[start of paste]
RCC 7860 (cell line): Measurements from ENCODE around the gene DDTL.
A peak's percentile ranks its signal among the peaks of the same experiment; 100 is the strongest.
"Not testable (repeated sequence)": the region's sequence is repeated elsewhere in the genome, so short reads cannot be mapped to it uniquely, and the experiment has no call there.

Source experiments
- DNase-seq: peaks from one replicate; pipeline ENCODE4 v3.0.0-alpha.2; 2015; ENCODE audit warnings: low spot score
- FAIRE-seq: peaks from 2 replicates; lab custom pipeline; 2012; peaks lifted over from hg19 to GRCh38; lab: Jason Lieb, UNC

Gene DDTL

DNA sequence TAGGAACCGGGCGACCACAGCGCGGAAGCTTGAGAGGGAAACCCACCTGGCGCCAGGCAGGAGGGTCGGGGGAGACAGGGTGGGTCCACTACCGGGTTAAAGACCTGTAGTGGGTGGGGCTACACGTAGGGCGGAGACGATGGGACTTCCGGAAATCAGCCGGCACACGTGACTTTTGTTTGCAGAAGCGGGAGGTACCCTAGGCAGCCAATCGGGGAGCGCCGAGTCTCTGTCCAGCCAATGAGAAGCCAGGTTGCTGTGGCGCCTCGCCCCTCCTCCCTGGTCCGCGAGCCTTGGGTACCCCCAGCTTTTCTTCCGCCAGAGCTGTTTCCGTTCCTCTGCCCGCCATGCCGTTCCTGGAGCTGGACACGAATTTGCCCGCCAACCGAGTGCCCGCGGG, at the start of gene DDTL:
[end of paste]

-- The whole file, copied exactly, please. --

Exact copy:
RCC 7860 (cell line): Measurements from ENCODE around the gene DDTL.
A peak's percentile ranks its signal among the peaks of the same experiment; 100 is the strongest.
"Not testable (repeated sequence)": the region's sequence is repeated elsewhere in the genome, so short reads cannot be mapped to it uniquely, and the experiment has no call there.

Source experiments
- DNase-seq: peaks from one replicate; pipeline ENCODE4 v3.0.0-alpha.2; 2015; ENCODE audit warnings: low spot score
- FAIRE-seq: peaks from 2 replicates; lab custom pipeline; 2012; peaks lifted over from hg19 to GRCh38; lab: Jason Lieb, UNC

Gene DDTL

DNA sequence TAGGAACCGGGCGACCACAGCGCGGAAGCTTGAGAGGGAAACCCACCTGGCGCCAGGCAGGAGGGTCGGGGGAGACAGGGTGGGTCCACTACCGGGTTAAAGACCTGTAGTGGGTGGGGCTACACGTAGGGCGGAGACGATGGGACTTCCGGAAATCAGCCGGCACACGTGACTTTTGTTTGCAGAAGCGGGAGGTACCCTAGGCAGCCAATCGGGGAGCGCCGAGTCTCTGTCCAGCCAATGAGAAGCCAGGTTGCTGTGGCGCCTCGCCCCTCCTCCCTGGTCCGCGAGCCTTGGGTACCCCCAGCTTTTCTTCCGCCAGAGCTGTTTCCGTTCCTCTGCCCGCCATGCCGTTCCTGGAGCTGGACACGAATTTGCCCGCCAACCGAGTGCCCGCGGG, at the start of gene DDTL: